Any interpretation of Scripture that hurts people, oppresses people, or destroys people cannot be the right interpretation, no matter how traditional, historical, or exegetically respectable. There can be no debate about the fact that the church's stand on homosexuality has caused oppression, loneliness, self-hatred, violence, sickness, and suicide for millions of people. If the church wishes to continue with its traditional interpretation it must demonstrate, not just claim, that it is more loving to condemn homosexuality than to affirm homosexuals. Can the church show that same-sex loving relationships damage those involved in them? Can the church give compelling reasons to believe that it really would be better for all lesbian and gay Christians to live alone, without the joy of intimate touch, without hearing a lover's voice when they go to sleep or awake? Is it really better for lesbian and gay teenagers to despise themselves and endlessly pray that their very personalities be reconstructed so that they may experience romance like their straight friends?...All appeals to "what the Bible says" are ideological and problematic.. . . . . rather than expecting the answer to come from a particular method of reading the Bible, we at least push the discussion to where it ought to be: into the realm of debates about Christian love, rather than into either fundamentalism or modernist historicism. We ask the question that must be asked: "What is the loving thing to do?"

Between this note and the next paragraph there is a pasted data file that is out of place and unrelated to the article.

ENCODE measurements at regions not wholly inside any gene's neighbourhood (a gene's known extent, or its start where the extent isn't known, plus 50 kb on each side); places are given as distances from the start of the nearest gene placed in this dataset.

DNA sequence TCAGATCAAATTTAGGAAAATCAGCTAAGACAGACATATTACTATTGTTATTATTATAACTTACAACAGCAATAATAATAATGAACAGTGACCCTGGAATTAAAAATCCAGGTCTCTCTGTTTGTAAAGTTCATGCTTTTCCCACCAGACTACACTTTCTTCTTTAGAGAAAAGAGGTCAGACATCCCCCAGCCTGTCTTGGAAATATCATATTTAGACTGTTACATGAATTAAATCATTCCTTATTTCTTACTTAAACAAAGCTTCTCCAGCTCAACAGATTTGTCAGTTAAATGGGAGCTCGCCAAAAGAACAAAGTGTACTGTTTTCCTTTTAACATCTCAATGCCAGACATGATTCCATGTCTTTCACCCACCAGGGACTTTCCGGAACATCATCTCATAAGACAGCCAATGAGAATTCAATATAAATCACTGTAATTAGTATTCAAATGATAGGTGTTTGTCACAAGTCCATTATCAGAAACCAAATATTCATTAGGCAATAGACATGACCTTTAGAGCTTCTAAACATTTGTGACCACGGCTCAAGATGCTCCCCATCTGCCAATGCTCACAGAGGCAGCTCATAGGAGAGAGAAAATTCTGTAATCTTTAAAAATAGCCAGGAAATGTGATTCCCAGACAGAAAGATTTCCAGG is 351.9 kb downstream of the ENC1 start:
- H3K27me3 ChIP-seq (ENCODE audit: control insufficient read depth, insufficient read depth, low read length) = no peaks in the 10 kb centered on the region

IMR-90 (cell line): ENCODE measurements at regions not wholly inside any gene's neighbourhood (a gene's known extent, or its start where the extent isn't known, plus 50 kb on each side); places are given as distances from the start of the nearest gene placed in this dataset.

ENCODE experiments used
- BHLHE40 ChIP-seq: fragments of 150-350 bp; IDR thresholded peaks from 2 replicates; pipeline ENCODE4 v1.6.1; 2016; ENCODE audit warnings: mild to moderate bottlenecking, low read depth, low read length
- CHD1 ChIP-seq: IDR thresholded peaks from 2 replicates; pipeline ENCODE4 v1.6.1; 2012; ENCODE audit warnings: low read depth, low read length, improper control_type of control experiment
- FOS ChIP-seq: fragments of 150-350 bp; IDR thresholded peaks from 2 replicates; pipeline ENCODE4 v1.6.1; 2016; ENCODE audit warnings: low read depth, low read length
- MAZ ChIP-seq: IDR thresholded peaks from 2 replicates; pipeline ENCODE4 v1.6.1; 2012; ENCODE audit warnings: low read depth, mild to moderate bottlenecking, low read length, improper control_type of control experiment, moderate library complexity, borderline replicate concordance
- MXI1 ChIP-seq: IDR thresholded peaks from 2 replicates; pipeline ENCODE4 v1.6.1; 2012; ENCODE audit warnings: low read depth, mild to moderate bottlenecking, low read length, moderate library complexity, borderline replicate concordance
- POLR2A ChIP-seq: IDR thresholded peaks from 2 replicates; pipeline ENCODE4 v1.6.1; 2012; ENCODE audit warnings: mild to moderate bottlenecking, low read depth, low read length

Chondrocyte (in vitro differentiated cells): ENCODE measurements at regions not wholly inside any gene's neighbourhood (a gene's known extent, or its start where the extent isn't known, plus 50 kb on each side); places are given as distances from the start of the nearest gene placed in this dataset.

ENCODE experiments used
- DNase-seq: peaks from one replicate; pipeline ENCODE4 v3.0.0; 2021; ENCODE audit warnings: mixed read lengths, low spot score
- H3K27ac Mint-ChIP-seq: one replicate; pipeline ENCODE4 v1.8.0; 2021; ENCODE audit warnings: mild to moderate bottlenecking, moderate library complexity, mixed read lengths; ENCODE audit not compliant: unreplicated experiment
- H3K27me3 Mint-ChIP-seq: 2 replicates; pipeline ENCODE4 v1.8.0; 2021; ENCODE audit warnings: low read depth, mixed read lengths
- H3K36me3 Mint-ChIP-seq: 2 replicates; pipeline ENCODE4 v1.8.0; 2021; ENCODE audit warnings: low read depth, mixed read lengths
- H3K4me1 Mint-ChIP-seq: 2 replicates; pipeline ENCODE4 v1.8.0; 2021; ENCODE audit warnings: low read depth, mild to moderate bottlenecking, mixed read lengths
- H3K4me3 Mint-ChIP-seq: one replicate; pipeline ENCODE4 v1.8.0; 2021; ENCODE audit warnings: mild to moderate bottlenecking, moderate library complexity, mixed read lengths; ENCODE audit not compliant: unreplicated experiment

Andrew Sullivan also notes the damage done by seeking to denigrate gays and force them to remain in the closet. It's a kind of damage I experienced myself for many years as I tried to "pray away the gay." It doesn't work and it is soul killing. And even now more than 10 years after coming out I feel I have not fully healed all of the damage - indeed, I may never be able to do so. Here's Andrew's comment:
The homosexual person cannot divest him or herself from her own body and the body has a sexuality, whose total repression will only come at a great cost: a warped, slowly distorting and often lonely psyche, depression, anger, the adoption of some kind of public mask, the constant necessity of deception if you are closeted, the recourse to acting out sexually because it is the only way you know to express sexuality (outside of love and intimacy) ... and on and on. . . . . No one should feel forced to live that way. And the cruelty it requires is not something one can find even a glimmer of in the Gospels.